Reasonable suspicion is not required for a jail book-in strip search. Defendant was arrested for a drug offense, and he was freely moving around in book-in, but a search ultimately happened, and a baggie of cocaine was protruding from his rectum. Cole v. Commonwealth, 2017 Va. LEXIS 162 (Nov. 16, 2017):
As the Court noted in Florence, “[c]orrectional officials have a significant interest in conducting a thorough search as a standard part of the intake process,” as “[j]ails and prisons … face grave threats posed by the increasing number of gang members who go through the intake process,” and there is also a danger of introducing contagious diseases or not detecting a detainee’s “wounds or other injuries requiring immediate medical attention.” 566 U.S. at 330-31. “Detecting contraband concealed by new detainees, furthermore, is a most serious responsibility,” since “[w]eapons, drugs, and alcohol all disrupt the safe operation of a jail.” Id. at 332.
All of these factors—the danger of disease, gang-based violence, and the disruption of jail safety due to an underground economy trading in contraband—are even more important when people are detained in groups, because that is when the opportunity arises for disease transmission, violence, and illicit trade in, or competition for access to, contraband. Indeed, the Court observed that the introduction of contraband “could happen any time detainees are held in the same area, including in a van on the way to the station or in the holding cell of the jail.” Id. at 335-36.
Here, the Jail’s policy is for supervisors to authorize a strip search of incoming detainees, such as Cole, who have been charged with offenses involving drugs, weapons, or violence. Such detainees are held in the booking area, a “very mixed use” part of the Jail where the detainees are generally kept in group cells, are not handcuffed, and are able to move around the waiting area with some degree of freedom, such as going to the restroom unescorted. In these circumstances, many, if not all, of the factors motivating the Supreme Court’s decision in Florence apply to the Jail. Here, Cole’s detention in the booking area of the Jail presented similar concerns as noted regarding Florence’s detention.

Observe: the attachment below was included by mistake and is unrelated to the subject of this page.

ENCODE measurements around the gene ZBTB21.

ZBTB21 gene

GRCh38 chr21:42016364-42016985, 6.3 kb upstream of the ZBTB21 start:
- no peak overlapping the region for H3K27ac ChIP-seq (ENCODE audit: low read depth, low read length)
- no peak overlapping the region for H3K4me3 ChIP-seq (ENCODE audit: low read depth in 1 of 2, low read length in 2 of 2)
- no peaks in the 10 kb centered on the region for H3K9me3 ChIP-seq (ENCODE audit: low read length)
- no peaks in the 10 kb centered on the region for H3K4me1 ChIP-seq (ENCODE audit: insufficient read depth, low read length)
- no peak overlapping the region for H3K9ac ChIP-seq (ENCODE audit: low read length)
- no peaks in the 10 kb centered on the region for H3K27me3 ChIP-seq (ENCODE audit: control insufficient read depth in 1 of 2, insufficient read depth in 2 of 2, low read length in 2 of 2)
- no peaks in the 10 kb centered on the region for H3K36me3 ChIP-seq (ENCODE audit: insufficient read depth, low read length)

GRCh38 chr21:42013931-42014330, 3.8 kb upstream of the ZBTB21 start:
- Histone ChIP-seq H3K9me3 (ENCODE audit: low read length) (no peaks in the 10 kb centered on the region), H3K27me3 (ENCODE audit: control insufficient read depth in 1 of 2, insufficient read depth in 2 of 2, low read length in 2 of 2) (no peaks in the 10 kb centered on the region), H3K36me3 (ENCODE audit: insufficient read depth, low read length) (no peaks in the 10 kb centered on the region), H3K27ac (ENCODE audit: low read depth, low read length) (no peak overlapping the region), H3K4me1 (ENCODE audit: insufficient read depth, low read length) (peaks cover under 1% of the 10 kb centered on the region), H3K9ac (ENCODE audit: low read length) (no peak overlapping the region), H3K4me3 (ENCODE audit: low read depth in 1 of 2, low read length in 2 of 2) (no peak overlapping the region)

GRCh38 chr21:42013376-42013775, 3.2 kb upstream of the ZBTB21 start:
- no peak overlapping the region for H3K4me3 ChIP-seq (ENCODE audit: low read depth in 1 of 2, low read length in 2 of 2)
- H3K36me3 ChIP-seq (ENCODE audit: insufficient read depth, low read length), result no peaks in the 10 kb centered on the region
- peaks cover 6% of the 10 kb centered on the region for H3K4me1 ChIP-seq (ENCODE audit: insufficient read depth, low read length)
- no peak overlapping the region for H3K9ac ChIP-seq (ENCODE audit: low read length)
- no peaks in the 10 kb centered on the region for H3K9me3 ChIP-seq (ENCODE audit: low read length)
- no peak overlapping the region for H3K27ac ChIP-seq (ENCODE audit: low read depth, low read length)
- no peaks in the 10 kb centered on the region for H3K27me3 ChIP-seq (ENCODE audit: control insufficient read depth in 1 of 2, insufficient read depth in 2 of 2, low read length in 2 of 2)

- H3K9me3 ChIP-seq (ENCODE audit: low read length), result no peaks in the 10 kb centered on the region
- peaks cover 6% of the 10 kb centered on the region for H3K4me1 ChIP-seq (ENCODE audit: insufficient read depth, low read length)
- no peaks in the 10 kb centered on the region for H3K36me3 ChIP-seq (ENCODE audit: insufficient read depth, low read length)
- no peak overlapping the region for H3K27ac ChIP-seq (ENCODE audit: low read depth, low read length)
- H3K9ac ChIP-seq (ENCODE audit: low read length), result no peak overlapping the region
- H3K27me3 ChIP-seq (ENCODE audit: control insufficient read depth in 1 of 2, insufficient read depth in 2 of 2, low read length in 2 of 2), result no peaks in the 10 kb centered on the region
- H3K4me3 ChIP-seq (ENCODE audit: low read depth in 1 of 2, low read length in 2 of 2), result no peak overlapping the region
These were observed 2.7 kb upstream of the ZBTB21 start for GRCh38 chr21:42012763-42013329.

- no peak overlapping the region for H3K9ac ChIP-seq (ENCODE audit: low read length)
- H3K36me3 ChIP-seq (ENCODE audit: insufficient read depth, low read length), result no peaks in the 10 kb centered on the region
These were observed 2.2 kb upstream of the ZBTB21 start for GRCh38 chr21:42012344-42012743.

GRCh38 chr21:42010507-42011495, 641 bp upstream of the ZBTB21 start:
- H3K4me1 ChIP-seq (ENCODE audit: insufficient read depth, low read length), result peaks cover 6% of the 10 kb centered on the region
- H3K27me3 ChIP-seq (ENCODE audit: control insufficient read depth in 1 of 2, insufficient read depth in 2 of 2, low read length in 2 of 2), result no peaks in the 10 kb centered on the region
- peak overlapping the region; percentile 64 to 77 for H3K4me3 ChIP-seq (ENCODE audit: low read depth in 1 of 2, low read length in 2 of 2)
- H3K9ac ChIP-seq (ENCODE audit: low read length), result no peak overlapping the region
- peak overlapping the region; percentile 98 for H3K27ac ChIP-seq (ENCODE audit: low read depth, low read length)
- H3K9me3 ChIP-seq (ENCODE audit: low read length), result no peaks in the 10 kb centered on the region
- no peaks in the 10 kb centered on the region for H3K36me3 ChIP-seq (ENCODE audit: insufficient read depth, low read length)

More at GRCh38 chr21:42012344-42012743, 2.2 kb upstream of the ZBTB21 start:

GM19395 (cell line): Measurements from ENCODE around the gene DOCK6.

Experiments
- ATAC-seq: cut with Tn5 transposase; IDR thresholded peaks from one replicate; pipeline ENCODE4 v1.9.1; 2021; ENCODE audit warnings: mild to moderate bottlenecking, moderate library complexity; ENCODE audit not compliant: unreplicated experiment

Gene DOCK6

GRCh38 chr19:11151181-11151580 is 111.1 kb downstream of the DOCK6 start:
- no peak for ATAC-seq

In light of the evidence presented, there is no “‘substantial evidence’ demonstrating [the Jail's] response to the situation is exaggerated,” so “deference must be given to the officials in charge of the [J]ail.” Id. at 330 (citation omitted). We also note, without deciding whether such additional restrictions are necessary, that the Jail’s policy to strip search only those new detainees charged with offenses involving drugs, weapons, or violence, and only with approval from a supervisor, further demonstrates that the Jail’s response to legitimate security interests was reasonable. Finally, we note that, although Cole’s argument was made in the context of the inevitable discovery doctrine before the circuit court, he effectively acknowledged that he would have the opportunity to dispose of the Strip Search Evidence while in booking and prior to his transfer to the Jail’s general population. This acknowledgement affirms that the Jail’s security concerns were legitimate, and that its policy to strip search new detainees charged with offenses involving drugs, weapons, or violence was a reasonable response to those concerns.
Accordingly, we hold that the Court of Appeals did not err by reversing the circuit court’s initial decision to grant Cole’s motion to suppress the Strip Search Evidence. Thus, although the Court of Appeals erroneously declined to reconsider its pretrial decision, the Court of Appeals’ judgment was correct in concluding that there was no constitutional infirmity in the admission of the Strip Search Evidence, and we affirm that part of the Court of Appeals’ judgment. Perry v. Commonwealth, 280 Va. 572, 579, 701 S.E.2d 431, 435 (2010) (“Under the right result for the wrong reason doctrine, it is the settled rule that however erroneous … may be the reasons of the court for its judgment upon the face of the judgment itself, if the judgment be right, it will not be disturbed on account of the reasons.”) (alteration, citation, and internal quotation marks omitted).